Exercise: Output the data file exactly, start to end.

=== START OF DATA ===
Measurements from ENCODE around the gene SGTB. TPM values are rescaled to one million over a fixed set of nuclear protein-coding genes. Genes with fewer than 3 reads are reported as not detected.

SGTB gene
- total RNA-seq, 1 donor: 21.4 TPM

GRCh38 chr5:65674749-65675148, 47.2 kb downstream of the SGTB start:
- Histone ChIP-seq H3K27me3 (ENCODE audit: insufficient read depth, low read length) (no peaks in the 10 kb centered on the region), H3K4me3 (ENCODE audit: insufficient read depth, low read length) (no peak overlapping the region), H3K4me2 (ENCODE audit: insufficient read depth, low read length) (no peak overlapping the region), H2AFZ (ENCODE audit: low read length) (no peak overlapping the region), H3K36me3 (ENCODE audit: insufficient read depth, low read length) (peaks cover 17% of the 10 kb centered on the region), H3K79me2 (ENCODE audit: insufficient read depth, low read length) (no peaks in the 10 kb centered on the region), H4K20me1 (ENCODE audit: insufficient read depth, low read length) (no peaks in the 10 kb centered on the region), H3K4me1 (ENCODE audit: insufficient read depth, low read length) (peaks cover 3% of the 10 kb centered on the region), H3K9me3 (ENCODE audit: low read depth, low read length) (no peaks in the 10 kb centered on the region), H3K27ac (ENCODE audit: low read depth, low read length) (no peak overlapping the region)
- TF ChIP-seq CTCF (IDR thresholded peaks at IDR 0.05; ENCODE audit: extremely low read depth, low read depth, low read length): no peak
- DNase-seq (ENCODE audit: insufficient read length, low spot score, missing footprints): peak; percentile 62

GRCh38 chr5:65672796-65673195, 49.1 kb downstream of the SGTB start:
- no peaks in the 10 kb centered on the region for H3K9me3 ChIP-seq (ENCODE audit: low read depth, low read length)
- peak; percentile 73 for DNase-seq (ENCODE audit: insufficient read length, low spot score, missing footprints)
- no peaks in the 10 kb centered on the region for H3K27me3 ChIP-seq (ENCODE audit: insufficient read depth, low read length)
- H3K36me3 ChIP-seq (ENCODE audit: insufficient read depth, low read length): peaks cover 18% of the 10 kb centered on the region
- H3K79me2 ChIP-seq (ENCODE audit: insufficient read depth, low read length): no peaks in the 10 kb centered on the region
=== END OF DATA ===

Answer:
Measurements from ENCODE around the gene SGTB. TPM values are rescaled to one million over a fixed set of nuclear protein-coding genes. Genes with fewer than 3 reads are reported as not detected.

SGTB gene
- total RNA-seq, 1 donor: 21.4 TPM

GRCh38 chr5:65674749-65675148, 47.2 kb downstream of the SGTB start:
- Histone ChIP-seq H3K27me3 (ENCODE audit: insufficient read depth, low read length) (no peaks in the 10 kb centered on the region), H3K4me3 (ENCODE audit: insufficient read depth, low read length) (no peak overlapping the region), H3K4me2 (ENCODE audit: insufficient read depth, low read length) (no peak overlapping the region), H2AFZ (ENCODE audit: low read length) (no peak overlapping the region), H3K36me3 (ENCODE audit: insufficient read depth, low read length) (peaks cover 17% of the 10 kb centered on the region), H3K79me2 (ENCODE audit: insufficient read depth, low read length) (no peaks in the 10 kb centered on the region), H4K20me1 (ENCODE audit: insufficient read depth, low read length) (no peaks in the 10 kb centered on the region), H3K4me1 (ENCODE audit: insufficient read depth, low read length) (peaks cover 3% of the 10 kb centered on the region), H3K9me3 (ENCODE audit: low read depth, low read length) (no peaks in the 10 kb centered on the region), H3K27ac (ENCODE audit: low read depth, low read length) (no peak overlapping the region)
- TF ChIP-seq CTCF (IDR thresholded peaks at IDR 0.05; ENCODE audit: extremely low read depth, low read depth, low read length): no peak
- DNase-seq (ENCODE audit: insufficient read length, low spot score, missing footprints): peak; percentile 62

GRCh38 chr5:65672796-65673195, 49.1 kb downstream of the SGTB start:
- no peaks in the 10 kb centered on the region for H3K9me3 ChIP-seq (ENCODE audit: low read depth, low read length)
- peak; percentile 73 for DNase-seq (ENCODE audit: insufficient read length, low spot score, missing footprints)
- no peaks in the 10 kb centered on the region for H3K27me3 ChIP-seq (ENCODE audit: insufficient read depth, low read length)
- H3K36me3 ChIP-seq (ENCODE audit: insufficient read depth, low read length): peaks cover 18% of the 10 kb centered on the region
- H3K79me2 ChIP-seq (ENCODE audit: insufficient read depth, low read length): no peaks in the 10 kb centered on the region